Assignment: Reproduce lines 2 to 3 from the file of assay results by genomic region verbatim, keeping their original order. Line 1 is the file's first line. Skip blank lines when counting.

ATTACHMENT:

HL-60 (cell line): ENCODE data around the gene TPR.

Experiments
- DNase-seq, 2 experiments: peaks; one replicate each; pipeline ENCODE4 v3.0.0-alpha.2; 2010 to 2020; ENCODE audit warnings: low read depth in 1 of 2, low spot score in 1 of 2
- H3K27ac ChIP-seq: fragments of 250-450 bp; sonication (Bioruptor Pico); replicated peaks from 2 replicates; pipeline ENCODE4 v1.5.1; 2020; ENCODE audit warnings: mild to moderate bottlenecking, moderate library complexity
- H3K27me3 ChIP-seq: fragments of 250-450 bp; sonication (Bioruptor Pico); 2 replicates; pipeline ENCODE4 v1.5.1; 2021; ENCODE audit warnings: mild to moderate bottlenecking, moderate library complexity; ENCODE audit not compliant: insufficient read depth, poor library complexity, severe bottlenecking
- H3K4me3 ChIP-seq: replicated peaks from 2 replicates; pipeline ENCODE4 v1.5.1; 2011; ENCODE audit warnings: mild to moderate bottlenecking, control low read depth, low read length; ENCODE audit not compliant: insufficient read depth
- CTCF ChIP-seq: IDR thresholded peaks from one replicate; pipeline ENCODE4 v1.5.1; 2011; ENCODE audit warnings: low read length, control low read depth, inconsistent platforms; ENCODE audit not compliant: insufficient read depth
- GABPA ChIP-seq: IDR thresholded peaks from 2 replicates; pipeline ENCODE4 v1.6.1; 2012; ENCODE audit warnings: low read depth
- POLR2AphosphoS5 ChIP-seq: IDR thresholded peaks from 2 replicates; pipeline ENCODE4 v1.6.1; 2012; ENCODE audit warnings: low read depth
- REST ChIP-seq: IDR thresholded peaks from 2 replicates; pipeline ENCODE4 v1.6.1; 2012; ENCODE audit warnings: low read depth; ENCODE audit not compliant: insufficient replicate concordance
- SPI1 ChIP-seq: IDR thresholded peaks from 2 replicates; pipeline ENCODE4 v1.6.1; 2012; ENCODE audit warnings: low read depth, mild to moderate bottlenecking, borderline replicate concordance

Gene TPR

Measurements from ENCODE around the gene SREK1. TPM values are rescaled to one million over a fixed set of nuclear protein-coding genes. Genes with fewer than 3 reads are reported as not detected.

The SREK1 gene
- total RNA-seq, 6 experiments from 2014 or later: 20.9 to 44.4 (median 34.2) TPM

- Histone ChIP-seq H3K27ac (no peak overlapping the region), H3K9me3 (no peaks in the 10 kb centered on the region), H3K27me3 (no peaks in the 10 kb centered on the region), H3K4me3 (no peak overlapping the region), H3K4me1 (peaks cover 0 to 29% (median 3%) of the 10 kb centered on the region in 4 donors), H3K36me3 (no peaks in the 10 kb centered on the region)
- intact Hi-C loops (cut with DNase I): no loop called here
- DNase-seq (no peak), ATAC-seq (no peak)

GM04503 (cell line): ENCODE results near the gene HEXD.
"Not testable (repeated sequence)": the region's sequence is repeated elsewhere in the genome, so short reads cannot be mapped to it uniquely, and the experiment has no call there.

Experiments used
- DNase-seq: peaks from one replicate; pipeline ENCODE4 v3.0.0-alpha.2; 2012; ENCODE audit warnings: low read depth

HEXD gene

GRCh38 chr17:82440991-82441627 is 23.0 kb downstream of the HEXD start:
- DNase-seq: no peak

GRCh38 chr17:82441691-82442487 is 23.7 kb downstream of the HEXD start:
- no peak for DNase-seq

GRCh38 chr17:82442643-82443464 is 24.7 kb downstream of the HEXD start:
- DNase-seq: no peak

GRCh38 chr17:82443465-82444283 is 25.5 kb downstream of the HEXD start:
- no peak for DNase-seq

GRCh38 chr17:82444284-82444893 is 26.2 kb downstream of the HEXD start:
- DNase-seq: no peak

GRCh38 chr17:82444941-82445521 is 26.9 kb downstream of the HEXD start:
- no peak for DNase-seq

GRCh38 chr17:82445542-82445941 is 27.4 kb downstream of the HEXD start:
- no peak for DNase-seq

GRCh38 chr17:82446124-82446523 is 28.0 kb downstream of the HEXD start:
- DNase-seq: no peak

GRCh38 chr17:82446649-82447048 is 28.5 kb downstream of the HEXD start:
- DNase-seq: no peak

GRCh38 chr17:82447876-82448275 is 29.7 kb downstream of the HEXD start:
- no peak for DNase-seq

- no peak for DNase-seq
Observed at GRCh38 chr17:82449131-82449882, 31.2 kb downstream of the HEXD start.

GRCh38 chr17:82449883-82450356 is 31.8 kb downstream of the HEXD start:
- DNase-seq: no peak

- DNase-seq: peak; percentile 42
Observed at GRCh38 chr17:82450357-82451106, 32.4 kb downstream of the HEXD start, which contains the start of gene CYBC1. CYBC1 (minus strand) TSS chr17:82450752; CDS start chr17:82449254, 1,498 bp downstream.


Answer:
Experiments
- DNase-seq, 2 experiments: peaks; one replicate each; pipeline ENCODE4 v3.0.0-alpha.2; 2010 to 2020; ENCODE audit warnings: low read depth in 1 of 2, low spot score in 1 of 2